2. Around The Association
Recap | Box score
MVP: Dwight Howard. He finished the game on a brutally efficient 31 points, 16 rebounds and four blocks. Howard said his shoulder was fine before the game. It's hard not to believe him after that performance.
X factor: The Lakers' ball movement was stellar. They had 21 assists (their season average prior to the game) on 23 made field goal attempts in the first half alone. They finished with 30 assists.
That was ... baffling. The Bucks more than doubled the Lakers' number of offensive rebounds, but they didn't do much with them. Many of these extra possessions led to panicked, hot potatoed shots early in the shot clock.
Recap | Box score
MVP: Brook Lopez. While Deron Williams and Joe Johnson ran hot and cold in this one, Lopez was consistent throughout. The Raptors had no answer for Brooklyn's big man, as he put up 22 points, nine rebounds and two blocks.
X factor: Mirza Teletovic. Making an extremely strong case for more playing time, Teletovic scored 10 points in five minutes, including three 3-pointers. He was the spark the Nets needed to extend their lead.
That was ... unlucky. Talk about the injury bug. In this game alone, Jose Calderon took a knee to the thigh, Alan Anderson lost a tooth, Kyle Lowry turned an ankle and, perhaps most troubling, Quincy Acy momentarily lost a contact.
Recap | Box score
MVP: Eric Bledsoe. In his second straight start, Bledsoe was the wrench in the Rockets' plans, making huge plays with his freakish athleticism to win multiple possessions that should have belonged to Houston.
X factor: Jamal Crawford's fourth quarter. Is there a streakier shooter in the league? Crawford torched Jeremy Lin on five straight possessions, tallying 15 of his season-high 30 points in the final frame.
That was ... eye-opening. The Rockets played well enough offensively, but James Harden and Jeremy Lin looked like matadors defensively, allowing the Clippers' backcourt players to hit them for 64 combined points.
Recap | Box score
MVP: Ty Lawson showed some of the crunch time aggression he has been missing this season, posting 24 points and 12 assists. He had 10 straight points for the Nuggets, spanning the fourth quarter and overtime.
X factor: The Blazers dropped their first overtime game of the season. Going into this contest, Portland was 5-0 in overtime and was building a reputation for improbable late-game magic.
That was ... fantastic. Sometimes an overtime game sneaks up on you in the middle of January, when both teams get balanced efforts and a player such as Wilson Chandler hits an unlikely back-breaker 3. Those are good nights.
3. Tuesday's Best
Dwight Howard, Lakers: In only his second game back since missing three games with a torn labrum, Howard posted 31 points on 14-of-18 shooting, 16 rebounds and four blocks. With Howard paired with Kobe Bryant (31 points), the Bucks had no answer for the Lakers' inside-outside dominance.
4. Tuesday's Worst
Bobcats at home: Charlotte lost its 13th straight home game Tuesday night against Indiana. The Bobcats, held to 35 percent shooting and outworked 60-31 on the boards, haven't won at Time Warner Cable Arena since a Nov. 21 meeting with the Raptors.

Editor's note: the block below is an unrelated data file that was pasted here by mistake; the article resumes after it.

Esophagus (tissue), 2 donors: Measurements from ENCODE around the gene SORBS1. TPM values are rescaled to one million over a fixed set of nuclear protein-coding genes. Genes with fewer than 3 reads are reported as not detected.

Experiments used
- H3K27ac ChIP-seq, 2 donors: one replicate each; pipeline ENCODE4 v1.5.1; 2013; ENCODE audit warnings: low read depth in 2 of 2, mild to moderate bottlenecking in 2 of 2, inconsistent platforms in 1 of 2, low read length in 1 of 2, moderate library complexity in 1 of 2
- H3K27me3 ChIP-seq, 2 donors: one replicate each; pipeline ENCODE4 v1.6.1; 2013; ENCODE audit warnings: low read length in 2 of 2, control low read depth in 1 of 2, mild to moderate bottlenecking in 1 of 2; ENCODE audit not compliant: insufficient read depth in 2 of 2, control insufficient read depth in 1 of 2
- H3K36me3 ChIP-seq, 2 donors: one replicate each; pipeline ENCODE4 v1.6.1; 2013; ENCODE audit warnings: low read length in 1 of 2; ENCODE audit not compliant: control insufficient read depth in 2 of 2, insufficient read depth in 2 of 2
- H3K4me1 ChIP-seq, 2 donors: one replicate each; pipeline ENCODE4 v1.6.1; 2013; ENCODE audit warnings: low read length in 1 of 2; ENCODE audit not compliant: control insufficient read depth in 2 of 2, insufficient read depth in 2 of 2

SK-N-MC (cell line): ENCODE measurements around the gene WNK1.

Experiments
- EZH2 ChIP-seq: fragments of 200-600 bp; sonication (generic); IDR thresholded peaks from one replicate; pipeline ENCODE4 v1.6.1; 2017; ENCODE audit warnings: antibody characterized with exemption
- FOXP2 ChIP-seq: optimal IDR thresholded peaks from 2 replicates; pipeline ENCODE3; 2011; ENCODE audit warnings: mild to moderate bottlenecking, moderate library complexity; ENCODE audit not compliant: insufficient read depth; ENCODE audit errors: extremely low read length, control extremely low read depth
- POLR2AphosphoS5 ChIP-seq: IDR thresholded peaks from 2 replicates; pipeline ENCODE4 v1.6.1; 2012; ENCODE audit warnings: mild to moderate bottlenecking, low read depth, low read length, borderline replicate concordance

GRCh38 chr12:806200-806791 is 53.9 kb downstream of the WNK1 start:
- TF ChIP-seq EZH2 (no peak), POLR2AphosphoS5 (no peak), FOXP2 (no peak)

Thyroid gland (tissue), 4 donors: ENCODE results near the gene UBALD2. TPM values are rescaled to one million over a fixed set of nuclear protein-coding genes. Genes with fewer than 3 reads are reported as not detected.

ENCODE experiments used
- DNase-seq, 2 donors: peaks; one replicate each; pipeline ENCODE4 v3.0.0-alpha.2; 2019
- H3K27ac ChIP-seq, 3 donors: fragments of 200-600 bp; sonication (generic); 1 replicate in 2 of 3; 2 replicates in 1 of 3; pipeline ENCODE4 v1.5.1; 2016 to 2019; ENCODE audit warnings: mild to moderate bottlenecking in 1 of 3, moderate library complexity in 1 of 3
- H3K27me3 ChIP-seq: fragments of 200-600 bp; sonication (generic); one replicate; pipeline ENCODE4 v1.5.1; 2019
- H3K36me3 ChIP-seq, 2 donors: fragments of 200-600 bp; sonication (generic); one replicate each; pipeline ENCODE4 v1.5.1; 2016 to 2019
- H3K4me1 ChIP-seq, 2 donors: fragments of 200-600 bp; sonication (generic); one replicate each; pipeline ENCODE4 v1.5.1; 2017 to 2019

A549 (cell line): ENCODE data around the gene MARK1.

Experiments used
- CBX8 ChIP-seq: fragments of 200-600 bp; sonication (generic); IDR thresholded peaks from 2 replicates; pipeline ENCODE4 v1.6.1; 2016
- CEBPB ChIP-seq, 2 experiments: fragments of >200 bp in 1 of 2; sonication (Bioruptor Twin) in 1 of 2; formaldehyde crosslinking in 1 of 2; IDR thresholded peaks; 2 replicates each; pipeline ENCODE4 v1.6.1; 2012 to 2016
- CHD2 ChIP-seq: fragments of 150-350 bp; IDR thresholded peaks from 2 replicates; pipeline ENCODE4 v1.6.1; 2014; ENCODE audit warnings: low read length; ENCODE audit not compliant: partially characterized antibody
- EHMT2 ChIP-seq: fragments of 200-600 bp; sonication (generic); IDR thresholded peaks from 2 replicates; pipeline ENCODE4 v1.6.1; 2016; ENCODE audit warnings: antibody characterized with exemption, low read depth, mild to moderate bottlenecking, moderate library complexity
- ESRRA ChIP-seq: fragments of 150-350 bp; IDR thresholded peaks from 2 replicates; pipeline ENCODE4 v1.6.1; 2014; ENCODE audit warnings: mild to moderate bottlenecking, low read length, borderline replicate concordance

5. NBA Video Channel
6. Tweet Of The Night
7. Quote Of The Night
"Yeah, I'm a man of my word. A Hibbert always pays his debts. ... I guess I have to go find an ATM."
-- Pacers center Roy Hibbert, on telling his final five teammates left on the floor that he'd pay them $100 each if they kept the Bobcats to fewer than 80 points.
8. Taking Off In Houston
9. Stat Check
Jamal Crawford scored 30 points but had only one assist and no rebounds in the Clippers' win against the Rockets. He is the only NBA player this season to score at least 30 points in a game without producing either two or more rebounds or at least two assists.
The previous player to do so had been Crawford himself, in a 34-point, one-rebound, one-assist performance for Portland, last April against Golden State.See more from Elias
10. Dunk Of The Night
MVP: Greivis Vasquez. Despite some occasional imprudence with the rock, Vasquez scored 23 points with nine assists, penetrated the Philadelphia defense at will and quarterbacked a Hornets attack that scored 49 more points than it did in a November loss against these same Sixers.
X factor: Nick Young. Riding the pine for the first three quarters for not playing defense, Young entered the game in the final period and played some offense. In swaggy/spectacular fashion, Young scored 14 in his first five minutes and led a Sixers comeback bid that was more exciting than it was plausible.
That was ... different. After mustering a franchise-low 62 points against Philly in a Nov. 7 loss (sans Anthony Davis and Eric Gordon), the full-strength Hornets came out firing. New Orleans shot 16-for-21 in the first quarter and took a 35-28 lead it wouldn't relinquish.
MVP: Roy Hibbert. He set the tone for the team on both ends of the court, hitting three of his first four shots and blocking two shots in the first quarter alone. Hibbert was a big reason the Bobcats shot just 34.7 percent for the game and made just six of 22 shots in the paint.
LVP: Michael Kidd-Gilchrist. The Kentucky product scored just four points and never got in a rhythm, looking much more like a rookie out there than he typically does while missing four of his five shots and making no difference on defense.
Well, that was ... dominant. When you win by 27 points, the numbers are going to be lopsided, but a 61-30 rebounding edge is rare to see in this league. Add in the fact that four of Indiana's starters scored at least 15 points while grabbing seven or more rebounds, and this one was over before it started.